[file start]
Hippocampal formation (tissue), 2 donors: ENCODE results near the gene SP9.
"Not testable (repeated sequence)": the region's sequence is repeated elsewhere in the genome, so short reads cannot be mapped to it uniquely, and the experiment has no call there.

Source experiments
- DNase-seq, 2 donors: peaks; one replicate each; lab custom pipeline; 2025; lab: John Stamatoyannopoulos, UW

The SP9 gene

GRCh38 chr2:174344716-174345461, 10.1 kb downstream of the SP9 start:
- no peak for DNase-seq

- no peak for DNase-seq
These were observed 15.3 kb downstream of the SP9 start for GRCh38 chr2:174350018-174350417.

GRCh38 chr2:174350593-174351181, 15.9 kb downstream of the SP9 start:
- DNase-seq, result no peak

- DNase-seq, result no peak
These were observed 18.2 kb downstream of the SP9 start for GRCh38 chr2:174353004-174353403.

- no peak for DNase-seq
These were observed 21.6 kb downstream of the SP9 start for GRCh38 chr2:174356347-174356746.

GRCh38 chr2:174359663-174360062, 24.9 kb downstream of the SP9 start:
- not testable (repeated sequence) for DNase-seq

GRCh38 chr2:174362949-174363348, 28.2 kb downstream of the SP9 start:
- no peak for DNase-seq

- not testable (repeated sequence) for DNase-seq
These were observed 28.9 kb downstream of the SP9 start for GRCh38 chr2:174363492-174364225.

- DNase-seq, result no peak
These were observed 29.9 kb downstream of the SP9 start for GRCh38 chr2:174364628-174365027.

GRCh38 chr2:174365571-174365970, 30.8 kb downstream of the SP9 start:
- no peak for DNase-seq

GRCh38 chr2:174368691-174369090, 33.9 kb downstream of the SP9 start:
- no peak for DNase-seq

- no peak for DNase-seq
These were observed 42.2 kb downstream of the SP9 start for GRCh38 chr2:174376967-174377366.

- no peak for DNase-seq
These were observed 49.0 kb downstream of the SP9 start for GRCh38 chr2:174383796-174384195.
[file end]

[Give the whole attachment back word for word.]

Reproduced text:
Hippocampal formation (tissue), 2 donors: ENCODE results near the gene SP9.
"Not testable (repeated sequence)": the region's sequence is repeated elsewhere in the genome, so short reads cannot be mapped to it uniquely, and the experiment has no call there.

Source experiments
- DNase-seq, 2 donors: peaks; one replicate each; lab custom pipeline; 2025; lab: John Stamatoyannopoulos, UW

The SP9 gene

GRCh38 chr2:174344716-174345461, 10.1 kb downstream of the SP9 start:
- no peak for DNase-seq

- no peak for DNase-seq
These were observed 15.3 kb downstream of the SP9 start for GRCh38 chr2:174350018-174350417.

GRCh38 chr2:174350593-174351181, 15.9 kb downstream of the SP9 start:
- DNase-seq, result no peak

- DNase-seq, result no peak
These were observed 18.2 kb downstream of the SP9 start for GRCh38 chr2:174353004-174353403.

- no peak for DNase-seq
These were observed 21.6 kb downstream of the SP9 start for GRCh38 chr2:174356347-174356746.

GRCh38 chr2:174359663-174360062, 24.9 kb downstream of the SP9 start:
- not testable (repeated sequence) for DNase-seq

GRCh38 chr2:174362949-174363348, 28.2 kb downstream of the SP9 start:
- no peak for DNase-seq

- not testable (repeated sequence) for DNase-seq
These were observed 28.9 kb downstream of the SP9 start for GRCh38 chr2:174363492-174364225.

- DNase-seq, result no peak
These were observed 29.9 kb downstream of the SP9 start for GRCh38 chr2:174364628-174365027.

GRCh38 chr2:174365571-174365970, 30.8 kb downstream of the SP9 start:
- no peak for DNase-seq

GRCh38 chr2:174368691-174369090, 33.9 kb downstream of the SP9 start:
- no peak for DNase-seq

- no peak for DNase-seq
These were observed 42.2 kb downstream of the SP9 start for GRCh38 chr2:174376967-174377366.

- no peak for DNase-seq
These were observed 49.0 kb downstream of the SP9 start for GRCh38 chr2:174383796-174384195.